Consequently, these additional sound sources can also emerge when using flaps on wind turbine rotors. Hence, extra sound sources would add to well known wind turbine noise sources such as trailing edge noise. Higher noise emissions may be noticed by residents of nearby areas. As the power of wind turbine noise is a key driver for their acceptability, further social conflicts may occur.
Thus, the acoustic properties of an airfoil with trailing edge flap for wind turbine applications are experimentally investigated in the frame of the joint project Smart Blades. The experimental investigations are performed in an open jet wind tunnel at the Institute of Turbomachinery and Fluid Dynamics of Leibniz Universität Hannover and in an acoustic wind tunnel of the German Aerospace Center. The global noise emission of the test airfoil is recorded by microphones at different positions downstream. The presumed sound sources at the flap are localized by an acoustic camera and beamforming algorithm. With this method, the main source positions and frequency ranges can be identified. First results of these investigations will be presented.

Design of efficient and low noise wind turbine blades

Poster presenter: Iva Hrgovan, PhD student, DTU Wind

Abstract: To avoid losses in annual energy production (AEP) due to noise curtailment, wind turbines should be designed to emit as low noise as possible. In general, noise can be decreased to some extent by using airfoils with reduced self-noise, but the blades should be completely redesigned to maximize the noise reduction.
We propose a holistic approach that comprises aero-elastic and aero-acoustic model to optimize and design low noise blades. The aero-elastic response is calculated using a structural dynamics code (coupled) including a blade element momentum theory. Aerodynamic noise emitted from wind turbine rotors is estimated using a modified Brooks-Pope-Marcolini model and the optimization is performed with a gradient-based solver. The optimization objective is to minimize the cost of energy while reducing the noise emission and keeping the AEP on the level of a wind turbine in full power (without curtailment). In the design of low noise blades, the new low noise DTU-LN2xx series designed at DTU is used.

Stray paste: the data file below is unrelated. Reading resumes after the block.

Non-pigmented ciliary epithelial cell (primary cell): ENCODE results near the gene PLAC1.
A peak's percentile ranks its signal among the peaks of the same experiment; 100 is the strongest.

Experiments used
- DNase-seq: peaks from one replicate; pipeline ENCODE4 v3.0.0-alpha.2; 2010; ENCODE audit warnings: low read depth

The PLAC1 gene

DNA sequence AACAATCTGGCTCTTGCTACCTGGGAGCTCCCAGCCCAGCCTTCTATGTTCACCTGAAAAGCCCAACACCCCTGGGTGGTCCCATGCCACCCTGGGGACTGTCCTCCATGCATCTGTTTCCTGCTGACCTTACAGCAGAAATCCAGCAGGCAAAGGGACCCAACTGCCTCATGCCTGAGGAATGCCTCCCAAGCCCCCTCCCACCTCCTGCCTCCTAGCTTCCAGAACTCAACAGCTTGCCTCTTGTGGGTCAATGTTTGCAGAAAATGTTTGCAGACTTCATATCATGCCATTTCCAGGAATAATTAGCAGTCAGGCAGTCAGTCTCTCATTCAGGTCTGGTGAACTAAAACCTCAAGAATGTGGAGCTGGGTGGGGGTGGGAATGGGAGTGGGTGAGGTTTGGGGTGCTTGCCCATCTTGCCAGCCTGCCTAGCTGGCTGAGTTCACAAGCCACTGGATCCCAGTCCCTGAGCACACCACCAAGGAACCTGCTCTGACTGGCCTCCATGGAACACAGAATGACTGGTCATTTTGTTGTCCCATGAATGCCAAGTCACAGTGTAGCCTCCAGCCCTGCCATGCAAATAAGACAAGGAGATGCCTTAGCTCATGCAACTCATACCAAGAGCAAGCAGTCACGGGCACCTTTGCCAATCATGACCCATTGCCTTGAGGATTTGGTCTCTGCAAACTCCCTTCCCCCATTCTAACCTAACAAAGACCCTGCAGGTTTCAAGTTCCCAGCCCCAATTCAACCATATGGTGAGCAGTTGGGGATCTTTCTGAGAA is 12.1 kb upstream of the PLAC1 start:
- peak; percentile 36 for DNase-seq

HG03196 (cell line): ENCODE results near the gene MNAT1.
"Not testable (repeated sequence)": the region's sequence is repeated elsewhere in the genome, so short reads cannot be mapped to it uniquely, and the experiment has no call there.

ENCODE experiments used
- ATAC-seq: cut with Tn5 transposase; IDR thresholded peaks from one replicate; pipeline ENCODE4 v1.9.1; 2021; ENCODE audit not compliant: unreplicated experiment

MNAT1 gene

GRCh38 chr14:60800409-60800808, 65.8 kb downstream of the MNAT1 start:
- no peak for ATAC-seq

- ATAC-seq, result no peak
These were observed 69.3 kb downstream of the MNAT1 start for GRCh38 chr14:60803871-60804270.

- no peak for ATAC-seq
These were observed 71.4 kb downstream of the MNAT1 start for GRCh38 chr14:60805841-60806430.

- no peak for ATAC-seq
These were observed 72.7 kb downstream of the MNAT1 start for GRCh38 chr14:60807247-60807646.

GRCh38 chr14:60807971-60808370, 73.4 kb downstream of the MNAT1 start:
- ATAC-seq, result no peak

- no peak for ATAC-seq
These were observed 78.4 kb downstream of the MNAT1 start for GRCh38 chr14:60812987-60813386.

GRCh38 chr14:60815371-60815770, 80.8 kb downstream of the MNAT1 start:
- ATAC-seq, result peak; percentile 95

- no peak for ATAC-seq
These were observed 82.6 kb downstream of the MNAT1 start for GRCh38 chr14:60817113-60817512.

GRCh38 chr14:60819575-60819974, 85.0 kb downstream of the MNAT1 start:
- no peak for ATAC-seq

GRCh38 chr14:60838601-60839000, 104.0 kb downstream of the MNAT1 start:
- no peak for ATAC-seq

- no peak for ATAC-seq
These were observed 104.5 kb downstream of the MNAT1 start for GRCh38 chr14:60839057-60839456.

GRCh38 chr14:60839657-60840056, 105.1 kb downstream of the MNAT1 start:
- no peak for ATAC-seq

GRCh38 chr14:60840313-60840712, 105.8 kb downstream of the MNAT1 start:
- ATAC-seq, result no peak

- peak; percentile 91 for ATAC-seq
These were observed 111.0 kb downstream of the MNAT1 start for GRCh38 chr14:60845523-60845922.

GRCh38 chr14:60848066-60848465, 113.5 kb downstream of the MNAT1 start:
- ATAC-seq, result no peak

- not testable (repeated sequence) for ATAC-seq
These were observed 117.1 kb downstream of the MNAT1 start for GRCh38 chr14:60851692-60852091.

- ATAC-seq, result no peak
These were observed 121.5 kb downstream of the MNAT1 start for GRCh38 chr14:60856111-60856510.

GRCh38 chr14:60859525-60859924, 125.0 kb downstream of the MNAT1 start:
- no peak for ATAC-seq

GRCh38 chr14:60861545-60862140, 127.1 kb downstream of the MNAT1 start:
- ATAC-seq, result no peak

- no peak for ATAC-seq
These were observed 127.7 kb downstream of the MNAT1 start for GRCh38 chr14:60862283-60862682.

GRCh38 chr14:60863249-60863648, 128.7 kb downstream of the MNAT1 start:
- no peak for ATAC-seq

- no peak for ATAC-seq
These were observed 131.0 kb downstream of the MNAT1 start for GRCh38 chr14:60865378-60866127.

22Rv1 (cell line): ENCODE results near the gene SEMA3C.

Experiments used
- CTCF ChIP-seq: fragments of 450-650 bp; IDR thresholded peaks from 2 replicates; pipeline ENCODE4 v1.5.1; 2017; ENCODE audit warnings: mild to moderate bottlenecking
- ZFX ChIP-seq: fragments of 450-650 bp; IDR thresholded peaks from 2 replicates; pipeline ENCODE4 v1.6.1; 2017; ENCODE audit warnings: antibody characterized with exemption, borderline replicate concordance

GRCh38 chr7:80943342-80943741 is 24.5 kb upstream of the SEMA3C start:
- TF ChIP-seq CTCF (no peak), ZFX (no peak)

Initial results indicate a greater noise reduction when the turbine rotor is optimized as a whole system instead of optimizing on a component level.

Modeling of low frequency noise from wind turbines

Poster presenter: Harald Debertshäuser, PhD student, DTU Wind

Abstract: Aeroacoustic noise from wind turbines may be a cause of annoyance from people living in the
neighborhood of the turbines. This may cause problems with respect to public acceptance of wind
turbines and hamper the further development of wind power. To ensure a continuous development of wind power, it is therefore required to develop techniques for modeling and reducing wind turbine noise [2].
Noise restrictions on wind turbines became stricter over time in Denmark so that noise prediction becomes more and more important. Additionally special restrictions for low frequency noise have been added to the Danish legislation on wind turbines [5]. Hence low frequencies noise prediction is of great interest for new multi-MW turbines.
For wind turbines there are different effects that influence low frequency noise:
• Up-scaling effect
• Inflow Turbulence
• Wake effects
• Amplitude modulated noise